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Sunday, July 19, 2009

#1023, 1 May 2003
The Sole ‘Lesson’ of the Iraq War Firdaus AhmedFreelance Writer on Security Affairs
With the fall of Baghdad, military pundits in India will no doubt busy themselves in riding their hobby-horses, presenting these as ‘lessons’ for India and the Indian military. At least of a few of these can be anticipated: India must quickly arm itself with the ‘triad’ to include ICBMs that can range across the Pacific; with UN being effete, the global hegemon must be singularly cultivated; RMA technologies are the future of warfare; aerospace power is the answer; Air Land battle doctrine must be central to joint and combined warfare etc. One ‘lesson’ that will scarcely find mention is that these ‘lessons’ individually and the very exercise of drawing ‘lessons’ may not be valid in the subcontinental context.
The Foreign Minister has already pronounced that India has a more compelling case for ‘pre-emptive war’ with respect to responding to Pakistan. It would appear that the Honorable Minister falters in discerning the distinction between ‘pre-emptive war’ and ‘right of self-defense.’ A plausible Indian case could be that Pakistan’s proxy war in J&K having cumulatively acquired the proportion of an ‘armed attack’ of the order triggering the ‘right to self-defense’ permitted by Article 51 of the UN Charter, India is at liberty to exercise the ‘inherent right.’ This would involve stretching the interpretation of auto-defense in the Article (as has been resorted by Israel in its incursions into Lebanon earlier). This is a better alternative to the assuredly unintended implication of the Minister’s remark that the Charter era having been overthrown by the US action, India can now dispense with the need for legitimacy and legality for its intent and conduct.
On the other hand, pre-emptive war, as the term implies, is the launching of an attack by own forces prior to the impending and imminent launch of an offensive by the adversary. A more robust case can be made for being first ‘off the blocks,’ if it can be proven that the opponent is already ‘on the blocks.’ Surely, it was not the Foreign Minister’s case that Pakistan is in any way inclined to initiate an ‘armed attack,’ conventionally defined, against India. India’s case is that there is already an armed provocation amounting to ‘armed attack’ underway in J&K that permits India to resort to ‘measures’ in ‘self-defense.’ Therefore, it can be adduced that an inadequately, or worse, inaccurately, briefed Foreign Minister used a term currently fashionable but not entirely pertinent to the Indian circumstance.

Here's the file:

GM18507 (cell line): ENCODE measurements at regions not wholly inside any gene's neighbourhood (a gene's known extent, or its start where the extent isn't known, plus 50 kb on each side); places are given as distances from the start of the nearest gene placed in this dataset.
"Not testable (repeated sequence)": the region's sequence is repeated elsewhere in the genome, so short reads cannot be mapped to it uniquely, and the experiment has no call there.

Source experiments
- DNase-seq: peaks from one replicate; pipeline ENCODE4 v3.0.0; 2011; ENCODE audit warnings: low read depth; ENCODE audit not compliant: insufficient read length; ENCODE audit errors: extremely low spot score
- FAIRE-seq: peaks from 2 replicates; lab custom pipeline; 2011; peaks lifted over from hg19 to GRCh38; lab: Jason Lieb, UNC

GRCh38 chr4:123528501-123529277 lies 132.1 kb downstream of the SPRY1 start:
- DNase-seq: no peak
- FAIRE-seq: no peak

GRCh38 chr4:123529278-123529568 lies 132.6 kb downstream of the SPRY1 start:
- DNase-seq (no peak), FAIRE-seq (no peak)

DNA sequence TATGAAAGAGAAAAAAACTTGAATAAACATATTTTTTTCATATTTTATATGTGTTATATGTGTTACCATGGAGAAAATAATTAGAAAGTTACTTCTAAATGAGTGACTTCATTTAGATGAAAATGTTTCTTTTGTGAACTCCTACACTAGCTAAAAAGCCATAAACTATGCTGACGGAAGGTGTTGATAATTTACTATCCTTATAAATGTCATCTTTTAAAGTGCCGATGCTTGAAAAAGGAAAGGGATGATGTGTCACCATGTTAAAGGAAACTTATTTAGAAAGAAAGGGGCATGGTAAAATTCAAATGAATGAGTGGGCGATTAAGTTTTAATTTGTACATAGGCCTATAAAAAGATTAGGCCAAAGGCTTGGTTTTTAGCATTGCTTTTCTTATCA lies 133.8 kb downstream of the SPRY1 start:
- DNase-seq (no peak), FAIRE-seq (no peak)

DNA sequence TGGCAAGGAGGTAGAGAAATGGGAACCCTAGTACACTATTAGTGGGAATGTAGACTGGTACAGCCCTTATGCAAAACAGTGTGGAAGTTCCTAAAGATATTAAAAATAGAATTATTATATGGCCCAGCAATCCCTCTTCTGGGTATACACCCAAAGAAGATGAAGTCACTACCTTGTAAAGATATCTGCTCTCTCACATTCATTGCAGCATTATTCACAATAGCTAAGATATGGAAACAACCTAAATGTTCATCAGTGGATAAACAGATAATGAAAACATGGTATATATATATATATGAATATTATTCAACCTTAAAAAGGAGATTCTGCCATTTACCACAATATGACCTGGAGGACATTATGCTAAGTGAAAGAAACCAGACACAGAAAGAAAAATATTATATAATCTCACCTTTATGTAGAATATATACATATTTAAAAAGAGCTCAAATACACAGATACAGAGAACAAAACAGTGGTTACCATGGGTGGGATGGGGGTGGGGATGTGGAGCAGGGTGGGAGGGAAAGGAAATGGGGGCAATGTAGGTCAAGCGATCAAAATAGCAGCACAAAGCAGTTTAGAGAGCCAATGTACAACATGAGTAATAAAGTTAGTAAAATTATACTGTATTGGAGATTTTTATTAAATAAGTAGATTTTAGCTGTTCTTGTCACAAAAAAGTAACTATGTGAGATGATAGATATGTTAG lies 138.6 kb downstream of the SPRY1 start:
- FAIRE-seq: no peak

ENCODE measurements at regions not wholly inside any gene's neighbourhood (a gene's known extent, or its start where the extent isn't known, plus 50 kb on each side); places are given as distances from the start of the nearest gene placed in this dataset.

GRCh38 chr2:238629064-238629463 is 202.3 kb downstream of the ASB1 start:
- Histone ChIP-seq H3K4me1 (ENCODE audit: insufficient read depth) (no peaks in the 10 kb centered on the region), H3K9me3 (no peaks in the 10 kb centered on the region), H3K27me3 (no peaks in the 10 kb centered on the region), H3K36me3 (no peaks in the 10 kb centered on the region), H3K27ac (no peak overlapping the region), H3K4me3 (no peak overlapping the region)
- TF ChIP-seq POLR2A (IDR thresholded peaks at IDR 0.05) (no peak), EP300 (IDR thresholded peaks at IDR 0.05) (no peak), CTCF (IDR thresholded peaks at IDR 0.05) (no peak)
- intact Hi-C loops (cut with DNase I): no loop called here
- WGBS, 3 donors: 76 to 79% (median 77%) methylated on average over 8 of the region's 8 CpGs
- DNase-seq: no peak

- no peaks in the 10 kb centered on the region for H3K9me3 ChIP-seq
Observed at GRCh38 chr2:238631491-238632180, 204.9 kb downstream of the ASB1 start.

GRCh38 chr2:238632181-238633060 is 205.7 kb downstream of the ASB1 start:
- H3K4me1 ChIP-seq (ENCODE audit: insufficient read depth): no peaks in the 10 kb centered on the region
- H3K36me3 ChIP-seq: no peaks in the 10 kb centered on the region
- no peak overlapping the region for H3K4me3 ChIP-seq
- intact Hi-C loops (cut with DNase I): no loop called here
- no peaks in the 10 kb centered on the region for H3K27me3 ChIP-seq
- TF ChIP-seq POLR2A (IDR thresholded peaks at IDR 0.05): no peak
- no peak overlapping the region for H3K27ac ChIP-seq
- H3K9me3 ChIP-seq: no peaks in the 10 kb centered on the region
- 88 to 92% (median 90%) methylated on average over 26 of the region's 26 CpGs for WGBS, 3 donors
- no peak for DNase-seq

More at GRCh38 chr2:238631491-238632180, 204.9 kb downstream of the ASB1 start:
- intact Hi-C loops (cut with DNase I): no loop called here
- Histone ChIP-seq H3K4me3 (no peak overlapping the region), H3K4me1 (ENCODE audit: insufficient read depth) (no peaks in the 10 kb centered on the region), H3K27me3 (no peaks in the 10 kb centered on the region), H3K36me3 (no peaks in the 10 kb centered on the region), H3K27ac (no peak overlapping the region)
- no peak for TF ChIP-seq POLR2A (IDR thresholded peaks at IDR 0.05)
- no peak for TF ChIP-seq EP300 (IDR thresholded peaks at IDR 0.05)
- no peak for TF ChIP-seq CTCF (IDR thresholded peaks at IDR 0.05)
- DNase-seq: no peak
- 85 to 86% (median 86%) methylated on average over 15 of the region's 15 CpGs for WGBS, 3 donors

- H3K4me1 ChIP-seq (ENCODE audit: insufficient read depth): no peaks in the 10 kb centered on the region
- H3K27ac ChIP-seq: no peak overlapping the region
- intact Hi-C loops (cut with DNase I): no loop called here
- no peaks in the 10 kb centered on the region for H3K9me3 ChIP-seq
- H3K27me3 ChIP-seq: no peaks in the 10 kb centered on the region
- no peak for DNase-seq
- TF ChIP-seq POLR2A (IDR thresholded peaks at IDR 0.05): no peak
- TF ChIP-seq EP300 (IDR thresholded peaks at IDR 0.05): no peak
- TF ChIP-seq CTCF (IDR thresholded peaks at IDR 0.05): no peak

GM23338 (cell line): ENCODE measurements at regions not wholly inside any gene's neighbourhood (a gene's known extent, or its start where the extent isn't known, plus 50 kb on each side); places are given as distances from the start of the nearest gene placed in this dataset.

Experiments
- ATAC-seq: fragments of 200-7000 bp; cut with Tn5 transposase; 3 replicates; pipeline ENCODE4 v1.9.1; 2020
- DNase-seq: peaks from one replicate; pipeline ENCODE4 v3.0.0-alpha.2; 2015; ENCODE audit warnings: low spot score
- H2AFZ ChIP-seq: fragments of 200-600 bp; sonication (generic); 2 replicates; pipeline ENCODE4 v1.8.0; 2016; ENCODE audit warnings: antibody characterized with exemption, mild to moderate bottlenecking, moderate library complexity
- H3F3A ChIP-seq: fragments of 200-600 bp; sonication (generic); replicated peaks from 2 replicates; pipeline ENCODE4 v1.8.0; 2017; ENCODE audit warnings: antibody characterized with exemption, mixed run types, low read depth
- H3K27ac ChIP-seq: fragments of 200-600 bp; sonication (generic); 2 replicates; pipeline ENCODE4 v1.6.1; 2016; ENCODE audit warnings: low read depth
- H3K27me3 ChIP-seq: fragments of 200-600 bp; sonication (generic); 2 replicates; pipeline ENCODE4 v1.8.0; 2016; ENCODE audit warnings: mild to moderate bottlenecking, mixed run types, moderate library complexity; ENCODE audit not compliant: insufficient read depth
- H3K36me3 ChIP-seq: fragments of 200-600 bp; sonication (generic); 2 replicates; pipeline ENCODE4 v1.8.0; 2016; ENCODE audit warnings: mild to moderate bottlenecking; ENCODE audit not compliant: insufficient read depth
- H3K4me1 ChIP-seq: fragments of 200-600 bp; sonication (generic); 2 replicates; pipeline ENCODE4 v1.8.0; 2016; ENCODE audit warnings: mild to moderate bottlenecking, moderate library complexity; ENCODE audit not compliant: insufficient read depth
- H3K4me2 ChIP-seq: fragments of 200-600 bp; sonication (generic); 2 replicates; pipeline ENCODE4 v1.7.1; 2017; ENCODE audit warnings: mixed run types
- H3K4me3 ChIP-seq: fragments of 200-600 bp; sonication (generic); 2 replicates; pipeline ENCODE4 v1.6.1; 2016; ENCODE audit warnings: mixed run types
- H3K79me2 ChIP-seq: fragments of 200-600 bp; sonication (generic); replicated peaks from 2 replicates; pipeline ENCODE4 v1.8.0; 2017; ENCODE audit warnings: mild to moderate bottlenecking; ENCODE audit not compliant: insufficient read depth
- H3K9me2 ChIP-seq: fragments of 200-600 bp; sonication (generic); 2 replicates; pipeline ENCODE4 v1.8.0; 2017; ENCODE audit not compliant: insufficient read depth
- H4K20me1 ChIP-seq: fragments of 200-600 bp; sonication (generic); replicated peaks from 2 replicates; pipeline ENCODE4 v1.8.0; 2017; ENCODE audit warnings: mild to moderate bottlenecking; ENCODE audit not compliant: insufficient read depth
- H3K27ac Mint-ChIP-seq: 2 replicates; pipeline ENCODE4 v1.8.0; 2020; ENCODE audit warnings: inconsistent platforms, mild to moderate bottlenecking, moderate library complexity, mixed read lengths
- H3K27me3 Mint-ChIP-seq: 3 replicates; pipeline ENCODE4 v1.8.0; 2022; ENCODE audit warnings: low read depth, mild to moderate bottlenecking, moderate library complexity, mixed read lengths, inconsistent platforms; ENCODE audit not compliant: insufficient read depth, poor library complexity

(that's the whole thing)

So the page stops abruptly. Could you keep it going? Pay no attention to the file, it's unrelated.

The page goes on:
Likewise, the point is that applicability of the military features of the conflict in the Gulf to our conditions is at best remote. Military enthusiasts would have it that ‘shock and awe’ from missiles and airpower must be swiftly exploited by mechanized sweeps into enemy innards. The fact is that neither the terrain nor the putative ‘enemy’ here would permit such maneuver with impunity. The conditions determining the course of the war in both the Northern and Southern Iraqi theatres do not obtain in our LoC, plains or desert sectors. The relative balance of forces and their professionalism, and, more importantly, the institutional health of the two states, does not lend itself to our borrowing uncritically from the Coalition of the Willing. While the US has chosen its opponents in Afghanistan and Iraq with care, India has no such liberty to emulate American unilateralism. However, just as the US, India cannot afford to be militarily upstaged. Therefore the political feasibility of the military option, how-so-ever-much influenced by the American way of war, is non-existent.
Next, the unfolding of the Iraq War indicates that it was likely launched with the certainty that Iraq had no WMD, despite the propaganda war that tells us otherwise. In India’s case, there is no escaping the logic of a nuclearised backdrop. Given this immutable fact, there are no equivalent objectives to Umm Qasr, leave alone Basra and Baghdad. Therefore, ‘war aims’, ever in the domain of politics, which compel evolution of Indian armed forces in the direction militarists would take us, cannot be envisaged. Any impulse towards this direction can only be attributed to respective lobbies of arms and services, and the CNN-induced hypnosis of security ‘experts’.
It can be expected that both momentum and strategy will ensure continuation of India’s military predominant approach towards Pakistan. Harping on ‘lessons’, lent immediacy by the current unipolar moment, would give defense lobbies the edge over competing sectors, not least of which is the comparatively weak social sector. It is time that balance in the commentary emanating from the strategic community in the aftermath of the Iraq War is restored by debunking these ‘lessons’ and by refocusing on issues and paradigms more germane to South Asian and Indian security.

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